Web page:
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HUD   >   Press Room   >   Press Releases   >   2013   >   HUDNo.13-123
HUD No. 13-123
Shantae Goodloe
(202) 708-0685
August 15, 2013

Research grants to help control asthma, bed bugs and reduce radon exposure

WASHINGTON - The U.S. Department of Housing and Urban Development (HUD) today awarded nearly $10.5 million in grants designed to protect children and other vulnerable groups from health hazards in their homes. This funding highlights the link between housing and health and develops cost effective methods for mitigating residential hazards. HUD's grants are being awarded to academic and non-profit research institutions studying new methods to recognize and control residential health and safety hazards such as asthma triggers, bed bugs, mold and radon. Read a complete project-by-project summary of the programs awarded grants today.

HUD's Healthy Homes Technical Studies (HHTS) Program supports new approaches to improve the efficacy and cost-effectiveness of methods to evaluate and control housing-related health and safety hazards. The program, part of HUD's Healthy Homes Initiative, is particularly focused on the health of children and other vulnerable groups. The grants announced today supplement the $98 million in grants HUD awarded in May to protect thousands of children from lead and other home hazards.

"Our homes should be restful and safe environments for all, but too many of us suffer from preventable injury and illness due to unsafe conditions in our homes. Some of us, such as children and seniors, are more easily harmed by residential hazards, which is why it's critical that we develop cost effective methods of protecting them from hazards in the home," said Jon L. Gant, Director of HUD's Office of Healthy Homes and Lead Hazard Control. "These grants will support important research that can help all of us identify and control those things in our homes that can cause or contribute to injury or illness."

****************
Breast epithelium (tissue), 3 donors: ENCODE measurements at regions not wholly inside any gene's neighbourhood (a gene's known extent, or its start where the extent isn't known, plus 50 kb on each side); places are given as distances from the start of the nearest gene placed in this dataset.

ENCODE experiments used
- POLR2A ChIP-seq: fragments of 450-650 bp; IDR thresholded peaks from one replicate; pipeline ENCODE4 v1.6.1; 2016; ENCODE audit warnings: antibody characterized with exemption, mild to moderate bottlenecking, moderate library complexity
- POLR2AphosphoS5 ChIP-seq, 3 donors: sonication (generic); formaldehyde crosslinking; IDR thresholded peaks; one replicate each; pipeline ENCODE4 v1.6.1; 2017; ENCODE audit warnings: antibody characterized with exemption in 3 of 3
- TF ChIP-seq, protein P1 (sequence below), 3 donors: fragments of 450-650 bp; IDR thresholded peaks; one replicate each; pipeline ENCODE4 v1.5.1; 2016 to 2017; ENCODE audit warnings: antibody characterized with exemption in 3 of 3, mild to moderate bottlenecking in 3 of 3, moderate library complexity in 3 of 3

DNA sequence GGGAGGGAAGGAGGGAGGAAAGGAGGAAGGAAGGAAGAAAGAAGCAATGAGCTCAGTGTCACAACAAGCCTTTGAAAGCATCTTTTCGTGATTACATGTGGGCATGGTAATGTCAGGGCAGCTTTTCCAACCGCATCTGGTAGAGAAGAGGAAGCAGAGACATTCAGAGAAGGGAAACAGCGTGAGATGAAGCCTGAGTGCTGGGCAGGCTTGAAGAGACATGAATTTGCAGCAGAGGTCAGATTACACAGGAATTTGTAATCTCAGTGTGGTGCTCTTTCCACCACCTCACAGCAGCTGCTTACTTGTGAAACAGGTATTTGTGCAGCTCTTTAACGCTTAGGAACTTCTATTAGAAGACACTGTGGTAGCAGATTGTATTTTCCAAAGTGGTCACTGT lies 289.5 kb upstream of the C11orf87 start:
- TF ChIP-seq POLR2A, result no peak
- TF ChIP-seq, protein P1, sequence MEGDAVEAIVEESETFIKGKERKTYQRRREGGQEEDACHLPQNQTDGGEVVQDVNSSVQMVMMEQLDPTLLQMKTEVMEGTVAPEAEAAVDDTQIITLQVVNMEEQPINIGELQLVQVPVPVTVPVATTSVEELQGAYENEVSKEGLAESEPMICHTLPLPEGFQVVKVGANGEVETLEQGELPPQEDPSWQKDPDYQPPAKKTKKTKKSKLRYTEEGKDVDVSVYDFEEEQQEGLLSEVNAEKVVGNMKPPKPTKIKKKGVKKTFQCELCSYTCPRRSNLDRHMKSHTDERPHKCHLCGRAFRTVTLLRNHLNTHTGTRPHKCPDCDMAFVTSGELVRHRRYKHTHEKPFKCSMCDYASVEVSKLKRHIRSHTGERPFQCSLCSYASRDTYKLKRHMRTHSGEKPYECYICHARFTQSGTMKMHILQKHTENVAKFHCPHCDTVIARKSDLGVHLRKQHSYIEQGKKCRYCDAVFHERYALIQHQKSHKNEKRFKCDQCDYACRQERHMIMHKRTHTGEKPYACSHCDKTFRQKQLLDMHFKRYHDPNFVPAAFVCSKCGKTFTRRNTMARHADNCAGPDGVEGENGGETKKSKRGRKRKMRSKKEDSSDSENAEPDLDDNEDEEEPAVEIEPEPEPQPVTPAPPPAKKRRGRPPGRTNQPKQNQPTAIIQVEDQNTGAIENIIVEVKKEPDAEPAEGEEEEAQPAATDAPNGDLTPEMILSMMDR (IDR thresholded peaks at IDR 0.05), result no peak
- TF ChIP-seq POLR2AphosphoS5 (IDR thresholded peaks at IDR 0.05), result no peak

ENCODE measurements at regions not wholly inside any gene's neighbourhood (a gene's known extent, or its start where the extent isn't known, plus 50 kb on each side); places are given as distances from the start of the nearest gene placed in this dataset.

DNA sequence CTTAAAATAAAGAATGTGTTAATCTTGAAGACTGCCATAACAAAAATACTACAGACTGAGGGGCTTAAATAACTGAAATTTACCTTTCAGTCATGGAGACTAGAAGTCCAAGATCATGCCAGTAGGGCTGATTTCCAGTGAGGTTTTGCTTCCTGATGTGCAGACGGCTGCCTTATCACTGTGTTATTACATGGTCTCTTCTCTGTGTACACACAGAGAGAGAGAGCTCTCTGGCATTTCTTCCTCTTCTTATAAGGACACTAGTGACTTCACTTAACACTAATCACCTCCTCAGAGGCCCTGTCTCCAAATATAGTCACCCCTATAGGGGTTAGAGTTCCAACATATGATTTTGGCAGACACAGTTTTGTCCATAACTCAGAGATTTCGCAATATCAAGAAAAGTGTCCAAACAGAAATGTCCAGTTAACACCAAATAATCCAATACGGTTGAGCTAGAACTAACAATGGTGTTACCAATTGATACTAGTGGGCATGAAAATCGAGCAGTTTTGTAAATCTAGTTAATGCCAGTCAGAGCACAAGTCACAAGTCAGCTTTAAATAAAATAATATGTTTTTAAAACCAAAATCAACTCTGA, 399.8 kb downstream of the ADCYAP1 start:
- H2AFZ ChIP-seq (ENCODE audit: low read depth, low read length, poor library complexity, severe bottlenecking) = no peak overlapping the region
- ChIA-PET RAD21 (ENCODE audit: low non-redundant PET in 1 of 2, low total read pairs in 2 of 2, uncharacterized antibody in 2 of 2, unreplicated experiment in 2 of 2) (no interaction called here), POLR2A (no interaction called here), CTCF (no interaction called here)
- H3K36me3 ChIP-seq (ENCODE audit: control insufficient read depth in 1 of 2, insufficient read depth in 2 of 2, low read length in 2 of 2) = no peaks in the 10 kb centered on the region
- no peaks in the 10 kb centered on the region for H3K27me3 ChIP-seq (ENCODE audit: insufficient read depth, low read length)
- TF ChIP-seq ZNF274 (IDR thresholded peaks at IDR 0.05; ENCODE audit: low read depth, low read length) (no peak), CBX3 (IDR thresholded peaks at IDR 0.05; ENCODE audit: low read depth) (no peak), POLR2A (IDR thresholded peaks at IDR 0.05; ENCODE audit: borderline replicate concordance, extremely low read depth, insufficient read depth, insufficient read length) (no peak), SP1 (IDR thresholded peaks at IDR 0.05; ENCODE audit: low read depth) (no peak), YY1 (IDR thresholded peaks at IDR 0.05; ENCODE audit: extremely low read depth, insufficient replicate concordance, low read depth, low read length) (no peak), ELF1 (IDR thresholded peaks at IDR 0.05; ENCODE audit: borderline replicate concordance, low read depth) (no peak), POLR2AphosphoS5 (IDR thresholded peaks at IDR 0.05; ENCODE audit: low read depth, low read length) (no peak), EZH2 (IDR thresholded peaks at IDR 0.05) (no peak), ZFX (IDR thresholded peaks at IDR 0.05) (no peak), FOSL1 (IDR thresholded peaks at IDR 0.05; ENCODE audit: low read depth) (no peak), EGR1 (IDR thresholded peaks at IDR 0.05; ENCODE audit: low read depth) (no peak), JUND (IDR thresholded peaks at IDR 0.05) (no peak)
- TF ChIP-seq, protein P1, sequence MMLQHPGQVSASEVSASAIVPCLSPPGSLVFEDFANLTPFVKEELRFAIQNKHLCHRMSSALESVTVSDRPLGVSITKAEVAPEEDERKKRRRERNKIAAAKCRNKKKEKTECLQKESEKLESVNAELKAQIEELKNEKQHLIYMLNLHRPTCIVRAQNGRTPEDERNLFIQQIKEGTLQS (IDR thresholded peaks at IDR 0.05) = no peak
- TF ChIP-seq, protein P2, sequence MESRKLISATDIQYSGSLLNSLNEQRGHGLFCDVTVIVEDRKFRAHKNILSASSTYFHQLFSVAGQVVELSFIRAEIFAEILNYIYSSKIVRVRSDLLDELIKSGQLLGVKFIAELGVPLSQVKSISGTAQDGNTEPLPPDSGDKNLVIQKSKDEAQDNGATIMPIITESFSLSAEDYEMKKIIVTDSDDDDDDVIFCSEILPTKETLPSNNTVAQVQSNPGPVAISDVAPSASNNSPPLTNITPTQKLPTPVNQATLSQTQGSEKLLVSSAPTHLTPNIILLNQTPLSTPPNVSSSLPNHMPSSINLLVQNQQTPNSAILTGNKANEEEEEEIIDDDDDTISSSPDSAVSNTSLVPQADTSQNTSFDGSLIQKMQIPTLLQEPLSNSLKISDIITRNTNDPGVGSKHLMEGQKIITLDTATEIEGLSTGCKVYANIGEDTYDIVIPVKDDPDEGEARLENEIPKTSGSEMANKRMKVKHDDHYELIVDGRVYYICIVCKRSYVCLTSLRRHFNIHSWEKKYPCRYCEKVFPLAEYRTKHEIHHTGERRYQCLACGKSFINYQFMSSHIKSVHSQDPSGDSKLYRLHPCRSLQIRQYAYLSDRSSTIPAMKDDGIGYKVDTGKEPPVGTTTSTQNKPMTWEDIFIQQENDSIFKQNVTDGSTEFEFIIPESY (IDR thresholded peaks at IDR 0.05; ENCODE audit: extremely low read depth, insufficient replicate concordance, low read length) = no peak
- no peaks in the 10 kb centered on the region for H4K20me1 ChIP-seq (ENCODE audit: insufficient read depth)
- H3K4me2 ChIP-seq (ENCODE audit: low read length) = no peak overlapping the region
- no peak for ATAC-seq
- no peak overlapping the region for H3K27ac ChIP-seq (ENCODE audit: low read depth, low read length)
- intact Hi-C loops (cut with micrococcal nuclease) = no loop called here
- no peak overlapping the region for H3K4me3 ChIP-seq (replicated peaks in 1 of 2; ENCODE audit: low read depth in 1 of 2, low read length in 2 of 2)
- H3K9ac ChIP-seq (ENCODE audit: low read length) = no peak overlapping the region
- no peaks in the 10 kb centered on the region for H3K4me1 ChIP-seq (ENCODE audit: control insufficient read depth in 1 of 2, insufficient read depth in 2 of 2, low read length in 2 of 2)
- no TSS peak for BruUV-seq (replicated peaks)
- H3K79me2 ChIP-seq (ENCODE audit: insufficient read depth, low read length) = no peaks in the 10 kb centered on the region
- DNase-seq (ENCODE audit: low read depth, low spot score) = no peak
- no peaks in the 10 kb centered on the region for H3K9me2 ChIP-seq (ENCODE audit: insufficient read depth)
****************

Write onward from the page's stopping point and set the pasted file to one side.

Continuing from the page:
HUD's Healthy Homes Initiative promotes safe, decent, and sanitary housing as a means for preventing disease and injury. There is an emerging body of scientific evidence – to which these new grants will contribute – linking health outcomes such as asthma, lead poisoning, and unintentional injuries to substandard housing. Housing of all types and ages may contain hazards. Creating healthier housing promotes the health of people of all ages, but especially our most vulnerable, and thus has the potential to save billions annually in health care costs. Everyone needs a healthy home and some of the most serious health problems start in their home. There are special reasons to focus on the home environment:

  • On average we spend about 70% of our time in our homes.
  • Children's play and interactions potentially expose them to toxins such as lead.
  • Millions of U.S. homes have existing hazards such as deteriorated lead-based paint, elevated radon levels, or pest infestation.

Read more about how to protect your family from a variety of home-based health and safety hazards in Help Yourself to a Healthy Home.

The following is a state-by-state breakdown of the funding announced today:

Grant Recipient*
Alaska Native Tribal Health Consortium
The Board of Trustees of the University of Illinois
Sinai Health System
American Lung Association of the Upper Midwest
Tulane University
University of Massachusetts Lowell
University of Maryland, Baltimore County
The Children's Mercy Hospital
North Carolina State University
Rutgers, The State University of New Jersey
Rutgers, The State University of New Jersey
Board of Regents, NSHE, obo University of Nevada, Las Vegas
The Trustees of Columbia University in the City of New York
Case Western Reserve University
The University of Texas at Austin


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